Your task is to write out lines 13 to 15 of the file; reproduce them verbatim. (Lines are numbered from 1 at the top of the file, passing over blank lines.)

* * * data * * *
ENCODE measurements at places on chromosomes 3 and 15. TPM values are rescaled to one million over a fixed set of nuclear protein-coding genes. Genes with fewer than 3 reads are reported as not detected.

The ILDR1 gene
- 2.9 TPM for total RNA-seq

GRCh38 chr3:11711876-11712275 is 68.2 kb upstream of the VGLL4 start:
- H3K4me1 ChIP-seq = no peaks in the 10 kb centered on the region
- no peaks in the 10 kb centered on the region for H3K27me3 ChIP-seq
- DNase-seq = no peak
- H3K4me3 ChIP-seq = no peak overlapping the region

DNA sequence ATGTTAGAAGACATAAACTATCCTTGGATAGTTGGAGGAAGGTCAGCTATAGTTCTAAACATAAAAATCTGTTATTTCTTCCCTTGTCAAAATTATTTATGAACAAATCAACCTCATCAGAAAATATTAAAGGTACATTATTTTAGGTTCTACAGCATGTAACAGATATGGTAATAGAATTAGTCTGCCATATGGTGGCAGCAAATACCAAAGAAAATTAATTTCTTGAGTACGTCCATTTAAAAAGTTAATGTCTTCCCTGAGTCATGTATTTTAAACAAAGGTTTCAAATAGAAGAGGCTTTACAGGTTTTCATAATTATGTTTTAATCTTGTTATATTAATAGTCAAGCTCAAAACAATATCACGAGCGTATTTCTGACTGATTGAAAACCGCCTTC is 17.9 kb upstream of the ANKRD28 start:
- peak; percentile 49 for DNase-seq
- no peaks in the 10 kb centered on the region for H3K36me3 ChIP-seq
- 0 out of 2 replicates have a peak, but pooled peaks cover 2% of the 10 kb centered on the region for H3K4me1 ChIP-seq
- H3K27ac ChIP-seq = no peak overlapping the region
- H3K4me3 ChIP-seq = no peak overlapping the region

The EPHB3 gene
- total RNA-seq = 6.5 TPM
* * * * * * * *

- H3K27ac ChIP-seq = no peak overlapping the region
- H3K4me3 ChIP-seq = no peak overlapping the region

The EPHB3 gene